4. While the salmon is cooking, prep the sauce. Heat olive oil in a skillet over medium-low heat. Add shallots and cook, stirring occasionally, until fragrant (2-3 minutes). Add the white wine and lemon juice. Let simmer, stirring occasionally, for 1-2 minutes. Reduce heat to low and add the butter 1 tbsp at a time, stirring to melt the butter and thicken the sauce. Once completely incorporated, remove from heat and stir in the chopped dill.
  5. When done cooking, remove from vacuum sealed bag and place on a platter.
  6. Drizzle sauce over the salmon fillet. Garnish with the sprigs of dill if desired and serve.


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What is Sous Vide?

Developed in France in the 1970s, sous vide is a culinary technique in which food is vacuum-sealed and cooked in a water bath at a consistent low temperature for an extended period of time. Ideal for families with busy schedules and health-conscious lifestyles, sous vide cooking delivers easy meal solutions that make dinnertime virtually foolproof.

It’s as easy as 1, 2, 3: just season and vacuum seal your food slip it into your sous vide cooker set it and forget it. That’s it. And when you’re ready, serve up perfection.

What Temperature Do You Sous Vide Cod?

I make sous vide fish every week and have tried different temperatures. 132°F (55.6°C) is my favorite which yields the perfect texture my family loves.

  • If you prefer a firmer texture, raise the temperature to 140°F (60°C). The cod cooked at this temperature can be slightly chewy and easily fall apart.
  • If you like a more tender texture, set the temperature to 130°F (54°C). This produces the most tender cod, but it tastes slightly raw to me.

Should I Brine?

Many recipes for sous vide salmon recommend soaking the fish in a saltwater brine before cooking in order to season it more deeply and to give it a denser, firmer texture. I tried cooking a few pieces of salmon side by side: one plain, one soaked in a liquid salt-and-sugar brine, one soaked in a plain salt brine, one rubbed (dry-brined) with salt and sugar, and one rubbed with salt alone. For the brined and dry-brined salmon, I tested various brining times, ranging from 15 minutes up to overnight. I cooked each sample of salmon sous vide at two different temperatures—115°F and 130°F—for 30 minutes, then tasted them.

The difference is quite striking, with both the salmon that was water-brined and the dry-brined salmon coming out with a firmer, more pleasant flesh. Without any brine, salmon cooked at lower temperatures can taste mushy and watery at higher temperatures, it will taste dry and chalky. With brine, salmon at low temperatures has a smooth, buttery texture, and at higher temperatures, it retains more moisture.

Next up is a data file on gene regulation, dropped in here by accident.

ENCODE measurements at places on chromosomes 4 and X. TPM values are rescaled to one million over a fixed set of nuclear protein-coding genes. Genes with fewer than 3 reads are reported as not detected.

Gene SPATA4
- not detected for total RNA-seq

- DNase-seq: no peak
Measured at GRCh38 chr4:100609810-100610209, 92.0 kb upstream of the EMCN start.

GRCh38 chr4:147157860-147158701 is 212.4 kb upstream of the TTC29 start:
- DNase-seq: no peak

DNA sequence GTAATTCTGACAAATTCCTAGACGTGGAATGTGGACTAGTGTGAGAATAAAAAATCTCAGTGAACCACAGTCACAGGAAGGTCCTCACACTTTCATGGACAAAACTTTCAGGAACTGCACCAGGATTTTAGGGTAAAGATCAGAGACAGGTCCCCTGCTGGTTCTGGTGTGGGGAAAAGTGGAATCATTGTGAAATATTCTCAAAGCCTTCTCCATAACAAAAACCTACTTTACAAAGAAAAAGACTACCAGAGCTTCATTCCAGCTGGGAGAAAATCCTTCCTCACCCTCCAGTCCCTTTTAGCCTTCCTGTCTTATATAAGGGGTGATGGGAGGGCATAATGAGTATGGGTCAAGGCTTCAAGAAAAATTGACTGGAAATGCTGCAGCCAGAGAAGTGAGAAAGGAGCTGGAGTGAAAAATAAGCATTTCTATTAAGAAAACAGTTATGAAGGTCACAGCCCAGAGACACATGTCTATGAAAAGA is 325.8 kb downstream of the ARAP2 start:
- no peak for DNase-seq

I found sugar in the brine to be distracting, though, if you like the added sweetness, there's no harm in it. I prefer dry-brining to water-brining for the sake of convenience: All you have to do is salt your salmon, seal it in a bag, then let it rest before cooking. Half an hour seems to be the magic number—you get a strong brining effect, but still keep things moving along in time for dinner.

Post by Chris Holland

Our Chef Director Chris Holland worked as Head Chef at the prestigious Alderley Edge hotel before joining us. He has a passion for using the best produce and never compromises on quality. Author of our best selling book Sous Vide The Art of Precision Cooking, Chris is a expert on the sous vide technique.During the later part of my school days at Wardle High School Rochdale I always wanted to be a chef . I knew from the very start that my path to work was never going to be academic it was always going to be something practical and hands on.

As a young boy growing up I was inspired to cook with my Grandma who was and still is an inspiration to me . I have memories of helping make the cakes that she always had made for visitors and family alike . She made the most amazing cakes and I loved nothing more than eating the sweet raw cake batter straight from the bowl . We used to fight over who got to lick the bowl/spoon after the cakes were made. My grandma’s philosophy for cooking even on a shoe string budget was always to use fresh and seasonal ingredients either home grown or bought from the market.

School was somewhat of a drag for me as I was itching to learn to become a chef.

I started at Hopwood Hall college as a chef and instantly fell in love with it .To me it was the only real time I excelled in something and this inspired me to really get my head down and put in the hard work. College was the first time I really excelled in something and gave me the opportunity to laugh at the teachers who said I would never make something of my life.

During the three years at college I also took on a part time position in a local hotel working the bar and restaurant first and then the kitchen. These were great days and gave me the opportunity to see how the industry ticks. I learnt a lot from those days both good and bad !! But I have to say I was itching to work only in the kitchen but it was a good insight into the catering world .

After completing college I moved away from Rochdale for a full time roll at one of Cheshire’s most talked about Hotel restaurants The Stanneylands Hotel. This was the school of hard knocks for me as I quickly realised that although excelling at college meant nothing in “The Real World”.